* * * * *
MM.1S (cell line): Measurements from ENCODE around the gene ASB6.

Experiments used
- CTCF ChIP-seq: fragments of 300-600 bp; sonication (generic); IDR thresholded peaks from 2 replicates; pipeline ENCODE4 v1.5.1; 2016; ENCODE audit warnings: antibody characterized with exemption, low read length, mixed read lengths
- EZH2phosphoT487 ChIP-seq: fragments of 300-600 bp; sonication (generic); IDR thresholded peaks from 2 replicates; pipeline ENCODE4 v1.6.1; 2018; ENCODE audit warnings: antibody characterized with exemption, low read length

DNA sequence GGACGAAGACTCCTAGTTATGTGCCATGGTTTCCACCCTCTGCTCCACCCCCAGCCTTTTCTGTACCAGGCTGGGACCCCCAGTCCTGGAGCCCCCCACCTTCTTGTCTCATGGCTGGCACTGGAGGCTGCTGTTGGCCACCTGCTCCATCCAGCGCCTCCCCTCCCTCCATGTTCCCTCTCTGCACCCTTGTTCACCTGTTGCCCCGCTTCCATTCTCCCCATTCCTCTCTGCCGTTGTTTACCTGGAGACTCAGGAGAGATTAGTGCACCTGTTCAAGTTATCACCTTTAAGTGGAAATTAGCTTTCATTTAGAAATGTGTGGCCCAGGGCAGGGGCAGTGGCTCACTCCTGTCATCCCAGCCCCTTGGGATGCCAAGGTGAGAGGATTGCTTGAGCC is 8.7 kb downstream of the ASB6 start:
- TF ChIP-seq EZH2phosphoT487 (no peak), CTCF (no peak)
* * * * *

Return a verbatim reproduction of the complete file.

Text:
MM.1S (cell line): Measurements from ENCODE around the gene ASB6.

Experiments used
- CTCF ChIP-seq: fragments of 300-600 bp; sonication (generic); IDR thresholded peaks from 2 replicates; pipeline ENCODE4 v1.5.1; 2016; ENCODE audit warnings: antibody characterized with exemption, low read length, mixed read lengths
- EZH2phosphoT487 ChIP-seq: fragments of 300-600 bp; sonication (generic); IDR thresholded peaks from 2 replicates; pipeline ENCODE4 v1.6.1; 2018; ENCODE audit warnings: antibody characterized with exemption, low read length

DNA sequence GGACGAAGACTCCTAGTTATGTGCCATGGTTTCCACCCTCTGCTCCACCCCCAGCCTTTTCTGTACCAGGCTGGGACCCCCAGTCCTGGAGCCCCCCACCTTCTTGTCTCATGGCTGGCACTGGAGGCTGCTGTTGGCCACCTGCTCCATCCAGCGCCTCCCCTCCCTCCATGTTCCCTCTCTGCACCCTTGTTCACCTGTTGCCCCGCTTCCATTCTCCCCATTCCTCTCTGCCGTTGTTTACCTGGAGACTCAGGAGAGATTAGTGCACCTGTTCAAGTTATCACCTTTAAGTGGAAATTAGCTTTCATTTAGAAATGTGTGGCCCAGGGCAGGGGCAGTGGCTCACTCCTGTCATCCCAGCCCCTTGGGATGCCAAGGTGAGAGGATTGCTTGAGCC is 8.7 kb downstream of the ASB6 start:
- TF ChIP-seq EZH2phosphoT487 (no peak), CTCF (no peak)